Feb 13 2016 : The Times of India (Mumbai)
Pavan K Varma
We cannot simply assume tolerance, to evade holding up present-day acts to scrutiny
Anupam Kher is a fine actor, and a friend. We were co-panelists recently at the concluding debate of the Jaipur Literature Festival. The subject was, predictably , freedom of speech and the related issue of tolerance.
I found Anupam exceptionally sensitive to any criticism about intolerance in India. It was as if criticism of any kind was tantamount to denying the greatness of Indian civilisation, especially Hindu civilisation. To question or interrogate anything happening today was seen as denunciatory of past achievements, and, therefore, smacking of ingratitude and disloyalty , almost equivalent to social treason.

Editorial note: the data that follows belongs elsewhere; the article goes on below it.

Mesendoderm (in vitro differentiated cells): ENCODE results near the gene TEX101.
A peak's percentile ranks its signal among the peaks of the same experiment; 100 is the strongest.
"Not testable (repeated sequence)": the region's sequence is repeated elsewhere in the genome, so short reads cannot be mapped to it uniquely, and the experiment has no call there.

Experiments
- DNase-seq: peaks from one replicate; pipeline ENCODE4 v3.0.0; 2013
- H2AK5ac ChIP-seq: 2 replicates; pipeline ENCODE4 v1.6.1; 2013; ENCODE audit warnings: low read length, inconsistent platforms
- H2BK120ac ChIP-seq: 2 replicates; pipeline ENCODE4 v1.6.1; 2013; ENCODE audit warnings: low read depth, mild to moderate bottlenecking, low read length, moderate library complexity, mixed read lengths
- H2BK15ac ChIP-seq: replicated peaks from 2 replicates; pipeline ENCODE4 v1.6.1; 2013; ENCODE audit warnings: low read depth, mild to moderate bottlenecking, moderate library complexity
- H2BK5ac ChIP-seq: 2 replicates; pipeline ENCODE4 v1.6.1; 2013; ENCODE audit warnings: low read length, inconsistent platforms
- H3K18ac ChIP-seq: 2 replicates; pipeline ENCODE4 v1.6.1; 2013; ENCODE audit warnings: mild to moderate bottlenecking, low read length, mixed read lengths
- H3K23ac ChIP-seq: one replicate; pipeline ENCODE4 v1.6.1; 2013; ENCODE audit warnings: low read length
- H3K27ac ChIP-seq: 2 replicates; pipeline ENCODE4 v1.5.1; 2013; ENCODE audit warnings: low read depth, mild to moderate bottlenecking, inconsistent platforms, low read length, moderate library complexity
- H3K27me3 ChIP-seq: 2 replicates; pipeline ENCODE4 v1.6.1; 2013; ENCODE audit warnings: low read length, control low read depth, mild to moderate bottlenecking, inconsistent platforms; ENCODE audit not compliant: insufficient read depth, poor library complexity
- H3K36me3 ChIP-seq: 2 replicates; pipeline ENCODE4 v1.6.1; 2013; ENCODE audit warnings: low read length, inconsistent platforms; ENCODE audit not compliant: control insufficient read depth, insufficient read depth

To me, such an approach presents a fine example of circular reasoning: because, as a civilisation, we had undeniable tolerance in the past, we do not need to introspect on derogations of that legacy today . And because we refuse to see what may be going wrong today , it is legitimate for us to only quote the past.
Recently , a Tanzanian female student was attacked and stripped in public on a street in Bengaluru. It was an open act of racism by members of an incorrigibly colour conscious society , a brown nation attacking those of a darker shade of colour.